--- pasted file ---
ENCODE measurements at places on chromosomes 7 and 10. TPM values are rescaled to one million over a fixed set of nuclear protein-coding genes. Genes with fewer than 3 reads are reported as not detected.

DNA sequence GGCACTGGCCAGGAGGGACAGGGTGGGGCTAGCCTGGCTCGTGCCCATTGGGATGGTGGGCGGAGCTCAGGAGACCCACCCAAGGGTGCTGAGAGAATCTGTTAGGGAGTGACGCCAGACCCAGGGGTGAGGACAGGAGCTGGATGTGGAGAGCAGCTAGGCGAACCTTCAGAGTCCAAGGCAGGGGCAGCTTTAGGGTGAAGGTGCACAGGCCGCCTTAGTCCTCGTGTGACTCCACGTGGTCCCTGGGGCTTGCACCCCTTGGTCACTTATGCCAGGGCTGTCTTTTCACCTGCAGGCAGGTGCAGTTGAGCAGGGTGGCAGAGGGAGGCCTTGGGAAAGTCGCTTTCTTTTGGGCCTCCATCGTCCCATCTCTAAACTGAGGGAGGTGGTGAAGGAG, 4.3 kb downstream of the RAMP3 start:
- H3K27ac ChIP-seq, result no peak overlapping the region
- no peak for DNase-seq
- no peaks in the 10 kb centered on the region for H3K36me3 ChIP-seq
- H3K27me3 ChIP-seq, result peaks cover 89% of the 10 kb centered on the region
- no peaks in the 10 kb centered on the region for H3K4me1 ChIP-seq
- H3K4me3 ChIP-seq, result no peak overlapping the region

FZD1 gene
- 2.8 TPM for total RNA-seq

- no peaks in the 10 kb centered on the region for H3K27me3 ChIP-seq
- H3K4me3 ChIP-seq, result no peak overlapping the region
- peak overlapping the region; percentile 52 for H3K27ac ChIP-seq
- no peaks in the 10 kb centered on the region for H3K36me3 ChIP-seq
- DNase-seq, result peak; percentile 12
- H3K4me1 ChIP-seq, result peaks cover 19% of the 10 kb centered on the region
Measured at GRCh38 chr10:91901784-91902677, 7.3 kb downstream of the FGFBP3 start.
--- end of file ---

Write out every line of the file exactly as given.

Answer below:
ENCODE measurements at places on chromosomes 7 and 10. TPM values are rescaled to one million over a fixed set of nuclear protein-coding genes. Genes with fewer than 3 reads are reported as not detected.

DNA sequence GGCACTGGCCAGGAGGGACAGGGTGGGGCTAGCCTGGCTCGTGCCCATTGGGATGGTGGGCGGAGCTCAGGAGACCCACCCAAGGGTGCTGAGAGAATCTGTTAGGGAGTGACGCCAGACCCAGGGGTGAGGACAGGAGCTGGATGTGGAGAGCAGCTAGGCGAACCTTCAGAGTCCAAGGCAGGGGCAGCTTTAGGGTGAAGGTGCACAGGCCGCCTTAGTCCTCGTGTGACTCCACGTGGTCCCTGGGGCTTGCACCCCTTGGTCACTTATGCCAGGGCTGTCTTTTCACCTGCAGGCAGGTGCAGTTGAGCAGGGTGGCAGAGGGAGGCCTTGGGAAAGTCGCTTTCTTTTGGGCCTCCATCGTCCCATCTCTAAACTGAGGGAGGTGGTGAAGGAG, 4.3 kb downstream of the RAMP3 start:
- H3K27ac ChIP-seq, result no peak overlapping the region
- no peak for DNase-seq
- no peaks in the 10 kb centered on the region for H3K36me3 ChIP-seq
- H3K27me3 ChIP-seq, result peaks cover 89% of the 10 kb centered on the region
- no peaks in the 10 kb centered on the region for H3K4me1 ChIP-seq
- H3K4me3 ChIP-seq, result no peak overlapping the region

FZD1 gene
- 2.8 TPM for total RNA-seq

- no peaks in the 10 kb centered on the region for H3K27me3 ChIP-seq
- H3K4me3 ChIP-seq, result no peak overlapping the region
- peak overlapping the region; percentile 52 for H3K27ac ChIP-seq
- no peaks in the 10 kb centered on the region for H3K36me3 ChIP-seq
- DNase-seq, result peak; percentile 12
- H3K4me1 ChIP-seq, result peaks cover 19% of the 10 kb centered on the region
Measured at GRCh38 chr10:91901784-91902677, 7.3 kb downstream of the FGFBP3 start.